“Some guys smoke. Some guys drink. Some guys chase women. I am a big barbecue sauce guy.” — Rick Majerus.
The first day of December witnessed good college football and basketball, but will be most remembered for tragedy in the morning and evening.
After learning that Kansas City Chiefs linebacker Jovan Belcher killed his girlfriend then himself (which Bob Costas shamefully exploited the following night for political gain) — and that the NFL disrespectfully made the Chiefs play a football game Sunday — we were informed legendary college basketball coach Rick Majerus had died of heart failure in Los Angeles.
He was 64-years-old.
Majerus didn’t compile championships like John Wooden, Bob Knight nor Dean Smith, but like those legends he was a throwback leader — as those who watched him coach games or practices noticed.
Like Mr. Wooden, Majerus considered himself a basketball teacher more than a coach.
An affable, passionate, yet complex and cerebral man, Majerus was a Wisconsin native who came of age in Milwaukee, attending Marquette High School and then Marquette University. By age 23, he was an assistant at the school under legendary coach Al McGuire before becoming the head man in 1983.
Majerus appropriately coached briefly in basketball-crazy Indiana (29-3 record at Ball State in 1988-89), but was most well-known leading the University of Utah Runnin’ Utes over 15 years.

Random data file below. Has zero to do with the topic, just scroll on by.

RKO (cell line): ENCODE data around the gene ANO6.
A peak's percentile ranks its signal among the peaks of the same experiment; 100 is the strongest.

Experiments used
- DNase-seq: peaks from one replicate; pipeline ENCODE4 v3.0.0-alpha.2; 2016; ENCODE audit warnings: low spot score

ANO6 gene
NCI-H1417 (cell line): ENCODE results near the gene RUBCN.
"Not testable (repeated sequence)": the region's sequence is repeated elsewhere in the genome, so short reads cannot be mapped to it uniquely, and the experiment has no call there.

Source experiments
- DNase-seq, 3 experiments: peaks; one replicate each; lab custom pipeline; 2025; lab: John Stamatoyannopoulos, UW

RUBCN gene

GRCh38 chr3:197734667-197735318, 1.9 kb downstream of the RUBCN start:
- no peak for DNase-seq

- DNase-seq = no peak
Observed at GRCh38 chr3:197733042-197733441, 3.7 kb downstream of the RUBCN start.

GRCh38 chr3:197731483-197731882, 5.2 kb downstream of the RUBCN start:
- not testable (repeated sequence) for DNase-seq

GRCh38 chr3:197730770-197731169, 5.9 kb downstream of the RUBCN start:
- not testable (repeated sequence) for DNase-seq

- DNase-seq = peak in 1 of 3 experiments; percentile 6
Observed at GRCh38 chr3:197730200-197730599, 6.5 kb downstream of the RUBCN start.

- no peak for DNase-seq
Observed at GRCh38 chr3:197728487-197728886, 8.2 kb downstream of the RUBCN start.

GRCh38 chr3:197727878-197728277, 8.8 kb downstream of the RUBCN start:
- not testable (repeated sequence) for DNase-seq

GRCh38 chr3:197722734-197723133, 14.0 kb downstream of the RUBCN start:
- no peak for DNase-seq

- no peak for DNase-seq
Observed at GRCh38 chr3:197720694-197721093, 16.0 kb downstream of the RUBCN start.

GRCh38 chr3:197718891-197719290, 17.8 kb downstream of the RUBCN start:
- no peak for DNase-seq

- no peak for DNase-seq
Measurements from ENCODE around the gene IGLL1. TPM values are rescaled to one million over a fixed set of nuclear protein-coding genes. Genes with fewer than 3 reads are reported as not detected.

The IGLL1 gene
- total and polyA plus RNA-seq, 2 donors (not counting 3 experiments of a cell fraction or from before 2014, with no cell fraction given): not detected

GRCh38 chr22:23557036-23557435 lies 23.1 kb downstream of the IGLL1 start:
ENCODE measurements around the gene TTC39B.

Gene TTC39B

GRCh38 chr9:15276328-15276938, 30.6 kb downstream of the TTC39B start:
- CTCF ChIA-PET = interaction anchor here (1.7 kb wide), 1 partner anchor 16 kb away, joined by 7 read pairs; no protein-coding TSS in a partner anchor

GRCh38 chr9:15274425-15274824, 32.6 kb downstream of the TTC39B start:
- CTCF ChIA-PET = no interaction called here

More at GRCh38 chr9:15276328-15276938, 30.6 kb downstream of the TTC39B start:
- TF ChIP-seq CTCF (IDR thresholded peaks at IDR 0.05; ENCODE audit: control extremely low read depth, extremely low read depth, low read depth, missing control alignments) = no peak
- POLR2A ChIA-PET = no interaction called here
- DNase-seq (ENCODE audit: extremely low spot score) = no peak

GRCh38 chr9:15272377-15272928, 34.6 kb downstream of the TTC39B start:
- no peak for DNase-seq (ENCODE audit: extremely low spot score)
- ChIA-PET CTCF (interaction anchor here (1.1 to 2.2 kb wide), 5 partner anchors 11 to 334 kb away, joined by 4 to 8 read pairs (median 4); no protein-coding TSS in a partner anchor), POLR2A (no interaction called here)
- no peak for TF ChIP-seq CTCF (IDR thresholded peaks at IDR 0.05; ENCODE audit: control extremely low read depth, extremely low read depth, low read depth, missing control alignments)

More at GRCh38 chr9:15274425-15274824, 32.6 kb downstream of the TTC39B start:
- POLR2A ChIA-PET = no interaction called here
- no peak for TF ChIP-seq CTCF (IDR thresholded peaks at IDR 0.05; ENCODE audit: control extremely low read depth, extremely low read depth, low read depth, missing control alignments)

Until Butler University’s 2010 and 2011 National Title game appearances, his 1997-1998 Salt Lake City squad — with future NBA players Michael Doleac and Andre Miller — was the last “mid major” in the Championship Game. (Utah actually led by double-digits against the heavily-favored Wildcats before fading in the second half.)
After health took Majerus away from the sport — most figured permanently — from 2004 to 2007, he returned to Saint Louis University where, in his final campaign, he took the Billikens from mediocrity to the NCAA Tournament’s third round this past spring. It was the school’s first March Madness appearance since 2000 and SLU’s best basketball season in more than 20 years.
Majerus racked up nearly 100 wins along the Mississippi in five years.
In 25 seasons, he also captured 71 percent of his total games and tallied more than 500 overall wins. Majerus took teams to March Madness in nearly half of those seasons.